In February, the Financial Times reported that, Britain’s Royal Surrey Hospital made £300,000 in profits last year by buying £4,600,000 of prescription drugs at prices arranged by the British government [gated, but registration is free] and then exporting them to foreign buyers. European Union laws make this practice perfectly legal, and the recent weakness of the pound against the Euro means that a drug sold at negotiated prices in England can fetch much more in Germany.
One in 10 UK pharmacies is arbitraging drugs and by May an estimated £40 million in drugs destined for the NHS were being diverted every month. Because manufacturers allocate supplies according to the price paid, shortages have developed in the treatment of cancer, high blood pressure, epilepsy, asthma, osteoporosis, and high cholesterol — despite official promises that “patients must come before profits.”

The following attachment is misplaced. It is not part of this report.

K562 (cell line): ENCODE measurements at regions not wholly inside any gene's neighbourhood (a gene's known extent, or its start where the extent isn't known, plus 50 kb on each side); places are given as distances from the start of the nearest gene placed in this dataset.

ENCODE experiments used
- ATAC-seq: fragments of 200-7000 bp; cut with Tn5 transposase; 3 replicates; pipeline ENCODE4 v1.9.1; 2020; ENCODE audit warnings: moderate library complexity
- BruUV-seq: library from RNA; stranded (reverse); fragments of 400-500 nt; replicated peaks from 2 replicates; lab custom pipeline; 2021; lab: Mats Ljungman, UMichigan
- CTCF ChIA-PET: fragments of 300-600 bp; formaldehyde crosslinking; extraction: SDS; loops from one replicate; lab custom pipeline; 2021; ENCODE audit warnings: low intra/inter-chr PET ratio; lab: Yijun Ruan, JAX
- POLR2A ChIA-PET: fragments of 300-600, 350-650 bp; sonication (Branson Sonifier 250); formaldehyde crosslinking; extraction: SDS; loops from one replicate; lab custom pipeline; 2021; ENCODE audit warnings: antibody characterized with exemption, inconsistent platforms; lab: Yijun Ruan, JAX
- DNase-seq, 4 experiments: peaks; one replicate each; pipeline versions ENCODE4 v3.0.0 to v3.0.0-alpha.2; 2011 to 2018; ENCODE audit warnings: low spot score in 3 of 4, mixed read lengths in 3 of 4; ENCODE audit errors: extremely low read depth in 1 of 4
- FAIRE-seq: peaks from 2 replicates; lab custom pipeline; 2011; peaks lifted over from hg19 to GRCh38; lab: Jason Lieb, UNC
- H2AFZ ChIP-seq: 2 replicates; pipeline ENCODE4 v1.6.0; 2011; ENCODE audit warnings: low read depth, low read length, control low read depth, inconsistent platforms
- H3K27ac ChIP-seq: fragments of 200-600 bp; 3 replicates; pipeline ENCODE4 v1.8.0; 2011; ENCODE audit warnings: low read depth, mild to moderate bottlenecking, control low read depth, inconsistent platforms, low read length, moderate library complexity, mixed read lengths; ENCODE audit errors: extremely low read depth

Until 2009, the United Kingdom used a variety of techniques, including rate-of-return regulation on pharmaceutical companies, to control spending on prescription drugs.
Danzon and Furukawa (2008) estimated that the UK price index for brand name drugs [gated, but with abstract] was about 75 percent that of the US. It was 30 percent higher for generic drugs, and more than twice as high for over-the-counter drugs.
However, the UK was slower to get new drugs to patients. For drugs launched in 1995-2005, the US put new drugs on the market in 4.4 months. The UK took 9.7 months. The diffusion rate in the UK, the rate at which the drugs are prescribed, was half that of the US 5 years after a drug was launched.
In 2009 the UK announced that it would reduce the price paid for branded drugs by 3.9 percent. On October 12, 2009, the Department of Health announced a further price cut of 1.9 percent. The British government’s Department for Business Innovation & Skills (yes, the government has a department for that), says that such arbitrary reductions will “enable drug companies to supply drugs to the NHS at lower initial prices, with the option of higher prices if value is proven at a later date.”
If past experience is any guide, the government is unlikely to ever find that higher value received justifies higher prices.